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2D & 3D Sequences.

Extracts from this document...

Introduction

2D & 3D Sequences

Plan of Investigation


In this experiment I am going to require the following:

A calculator
A pencil
A pen
Variety of sources of information
Paper
Ruler

In this investigation I have been asked to find out how many squares
would be needed to make up a certain pattern according to its sequence.
The pattern is shown on the front page. In this investigation I
hope to find a formula which could be used to find out the number
of squares needed to build the pattern at any sequencial position.
Firstly I will break the problem down into simple steps to begin
with and go into more detail to explain my solutions. I will illustrate
fully any methods I should use and explain how I applied them to
this certain problem.

...read more.

Middle


have seen a number of different patterns.

Firstly I can see that the number of squares in each pattern is an odd number.

Secondly I can see that the number of squares in the pattern can
be found out by taking the odd numbers from 1 onwards and adding
them up (according to the sequence). We then take the summation
(å) of these odd numbers and multiply them by two. After doing this
we add on the next consecutive odd number to the doubled total.

I have also noticied something through the drawings I have made
of the patterns. If we look at the symetrical sides of the pattern
and add up the number of squares we achieve a square number.



...read more.

Conclusion


successful.

Sequence 5:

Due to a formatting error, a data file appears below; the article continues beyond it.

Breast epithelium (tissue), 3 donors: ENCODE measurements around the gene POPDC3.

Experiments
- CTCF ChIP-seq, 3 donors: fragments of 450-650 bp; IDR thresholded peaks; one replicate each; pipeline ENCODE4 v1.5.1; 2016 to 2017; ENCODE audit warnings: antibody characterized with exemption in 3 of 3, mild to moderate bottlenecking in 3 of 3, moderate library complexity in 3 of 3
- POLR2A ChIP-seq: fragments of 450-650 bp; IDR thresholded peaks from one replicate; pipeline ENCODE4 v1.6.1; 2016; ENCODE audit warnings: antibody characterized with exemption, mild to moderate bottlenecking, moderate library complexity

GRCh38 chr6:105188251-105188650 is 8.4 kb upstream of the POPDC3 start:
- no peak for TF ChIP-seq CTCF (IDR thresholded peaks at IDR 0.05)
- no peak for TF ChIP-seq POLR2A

1. 2(52) - 10 + 1
2. 2(25) - 10 + 1
3. 50 - 10 + 1
4. 50 - 9
5. = 41
Successful

Sequence 6:
1. 2(6
2) - 12 + 1
2. 2(36) - 12 +1
3. 72 - 12 + 1
4. 72 - 11
5. = 61
Successful

Sequence 8:
1. 2(8
2) - 16 + 1
2. 2(64) - 16 + 1
3. 128 - 16 + 1
4. 128 - 15 5. = 113
Successful
The formula I found seems to be successful as I have shown on the
previous page. I will now use the formula to find the number of squares in a higher sequence.

So now I wil use the formula 2n
2 - 2n + 1 to try and find
the number of squares contained in sequence 20.

Sequence 20:

2 (20
2) - 40 + 1
2(400) - 40 + 1
800 - 40 + 1
800 - 49
= 761

Instead of illustrating the pattern I am going to use the method
I used at the start of this piece of coursework. The method in which
Iused to look for any patterns in the sequences. I will use this
to prove the number of squares given by the equation is correct.
As shown below:

2(1+3+5+7+9+11+13+15+17+19+21+23+25+27+29+31+33+35+37) + 39 = 761

I feel this proves the equation fully.














...read more.

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